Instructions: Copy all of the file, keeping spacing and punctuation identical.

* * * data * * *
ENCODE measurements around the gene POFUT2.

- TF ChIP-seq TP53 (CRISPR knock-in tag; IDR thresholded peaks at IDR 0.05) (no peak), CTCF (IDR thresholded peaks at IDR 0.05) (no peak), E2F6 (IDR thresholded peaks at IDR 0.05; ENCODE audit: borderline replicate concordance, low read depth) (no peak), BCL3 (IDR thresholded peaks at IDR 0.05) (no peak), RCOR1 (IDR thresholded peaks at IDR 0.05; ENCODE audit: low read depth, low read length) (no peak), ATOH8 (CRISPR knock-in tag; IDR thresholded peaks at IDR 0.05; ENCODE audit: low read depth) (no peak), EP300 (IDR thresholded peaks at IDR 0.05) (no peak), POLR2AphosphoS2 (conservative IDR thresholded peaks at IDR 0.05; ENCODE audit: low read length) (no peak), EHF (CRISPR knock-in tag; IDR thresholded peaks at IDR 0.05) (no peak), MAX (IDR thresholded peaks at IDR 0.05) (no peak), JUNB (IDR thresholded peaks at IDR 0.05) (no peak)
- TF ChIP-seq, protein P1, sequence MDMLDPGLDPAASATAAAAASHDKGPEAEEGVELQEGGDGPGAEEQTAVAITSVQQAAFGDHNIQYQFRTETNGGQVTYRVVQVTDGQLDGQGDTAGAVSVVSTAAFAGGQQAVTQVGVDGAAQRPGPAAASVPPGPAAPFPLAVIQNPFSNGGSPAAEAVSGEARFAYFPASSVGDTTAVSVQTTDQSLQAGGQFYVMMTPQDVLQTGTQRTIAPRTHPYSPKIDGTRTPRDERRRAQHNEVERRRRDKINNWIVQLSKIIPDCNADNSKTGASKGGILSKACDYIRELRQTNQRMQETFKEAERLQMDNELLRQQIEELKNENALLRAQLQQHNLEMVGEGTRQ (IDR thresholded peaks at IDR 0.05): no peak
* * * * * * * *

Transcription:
ENCODE measurements around the gene POFUT2.

- TF ChIP-seq TP53 (CRISPR knock-in tag; IDR thresholded peaks at IDR 0.05) (no peak), CTCF (IDR thresholded peaks at IDR 0.05) (no peak), E2F6 (IDR thresholded peaks at IDR 0.05; ENCODE audit: borderline replicate concordance, low read depth) (no peak), BCL3 (IDR thresholded peaks at IDR 0.05) (no peak), RCOR1 (IDR thresholded peaks at IDR 0.05; ENCODE audit: low read depth, low read length) (no peak), ATOH8 (CRISPR knock-in tag; IDR thresholded peaks at IDR 0.05; ENCODE audit: low read depth) (no peak), EP300 (IDR thresholded peaks at IDR 0.05) (no peak), POLR2AphosphoS2 (conservative IDR thresholded peaks at IDR 0.05; ENCODE audit: low read length) (no peak), EHF (CRISPR knock-in tag; IDR thresholded peaks at IDR 0.05) (no peak), MAX (IDR thresholded peaks at IDR 0.05) (no peak), JUNB (IDR thresholded peaks at IDR 0.05) (no peak)
- TF ChIP-seq, protein P1, sequence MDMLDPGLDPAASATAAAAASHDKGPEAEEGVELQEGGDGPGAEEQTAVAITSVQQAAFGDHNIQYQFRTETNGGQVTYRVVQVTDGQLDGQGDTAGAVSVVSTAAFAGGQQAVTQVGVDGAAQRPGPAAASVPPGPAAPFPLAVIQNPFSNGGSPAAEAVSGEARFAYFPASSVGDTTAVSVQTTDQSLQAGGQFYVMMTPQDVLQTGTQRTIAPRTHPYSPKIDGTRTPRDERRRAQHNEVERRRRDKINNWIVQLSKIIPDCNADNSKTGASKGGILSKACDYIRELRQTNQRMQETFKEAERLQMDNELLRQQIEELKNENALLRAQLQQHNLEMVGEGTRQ (IDR thresholded peaks at IDR 0.05): no peak